“The fact that I am rather out and dress the way I do at work has encouraged students who are seeking help to turn to me. Recently, I was asked by a student to help my colleagues understand transgender student issues. In response to that request I made two presentations at our annual teaching conference, despite that this is not really my area of expertise.

“Well, there was a good response, and now I am the go-to person and I feel very out of my depth. I need some general advice. I want to help my trans students be who they are in safety, help educate other students, intervene where necessary on campus, and help set up a wider support network on campus for those who have recently expressed an interest in helping me.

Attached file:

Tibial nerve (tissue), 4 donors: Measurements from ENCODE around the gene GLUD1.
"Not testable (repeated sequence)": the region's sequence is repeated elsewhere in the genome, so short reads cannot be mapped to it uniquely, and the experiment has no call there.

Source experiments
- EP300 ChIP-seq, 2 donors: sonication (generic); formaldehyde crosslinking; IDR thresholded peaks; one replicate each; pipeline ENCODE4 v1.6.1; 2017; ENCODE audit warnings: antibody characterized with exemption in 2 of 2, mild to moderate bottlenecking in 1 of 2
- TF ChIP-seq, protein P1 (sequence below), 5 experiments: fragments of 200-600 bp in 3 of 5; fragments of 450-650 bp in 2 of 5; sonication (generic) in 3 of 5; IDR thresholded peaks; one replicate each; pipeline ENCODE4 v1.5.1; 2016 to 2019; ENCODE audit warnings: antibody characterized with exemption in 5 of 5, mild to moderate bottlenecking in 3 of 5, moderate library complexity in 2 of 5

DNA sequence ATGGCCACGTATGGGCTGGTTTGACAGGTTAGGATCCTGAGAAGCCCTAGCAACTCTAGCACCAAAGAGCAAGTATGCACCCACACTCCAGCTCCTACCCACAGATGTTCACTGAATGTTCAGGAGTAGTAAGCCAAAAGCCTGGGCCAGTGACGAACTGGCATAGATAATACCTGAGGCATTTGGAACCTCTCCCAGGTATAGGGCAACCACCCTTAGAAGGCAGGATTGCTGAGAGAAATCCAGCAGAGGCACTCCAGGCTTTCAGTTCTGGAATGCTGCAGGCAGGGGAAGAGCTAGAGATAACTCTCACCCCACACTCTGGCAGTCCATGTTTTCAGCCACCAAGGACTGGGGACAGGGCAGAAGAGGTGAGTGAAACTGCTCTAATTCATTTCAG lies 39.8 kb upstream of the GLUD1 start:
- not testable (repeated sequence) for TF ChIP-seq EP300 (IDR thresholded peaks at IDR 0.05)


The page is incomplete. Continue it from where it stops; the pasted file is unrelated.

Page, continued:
“I know this is a very broad question, but what are your opinions and thoughts about this? What advice can you give me?”

I’m thinking that you want an opinion on whether or not a non-trans person can be a resource for information and education both about and for trans people. My answer is yes, I think that you can. However, it takes some finesse to do it right.

The problem is that you really can’t speak for trans people, because this is not how you identify. But what you can do is speak to the broad range of diverse gender identities and expressions that are out there, because you embody that diversity. And what you can do is enlist the help of trans students (and faculty?) who are willing to speak out and aid you in your presentations and with collecting resources. (more…)

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Question MarkA reader writes: “My daughter’s best friend is a young male who is now living as a female. It is a relatively new change, and my daughter isn’t sure how to support her. She has known that he feels that he is in the wrong body ever since they became friends, and has been very understanding of this. She recently changed schools, and is worried that her friend will have difficulty with people accepting this change.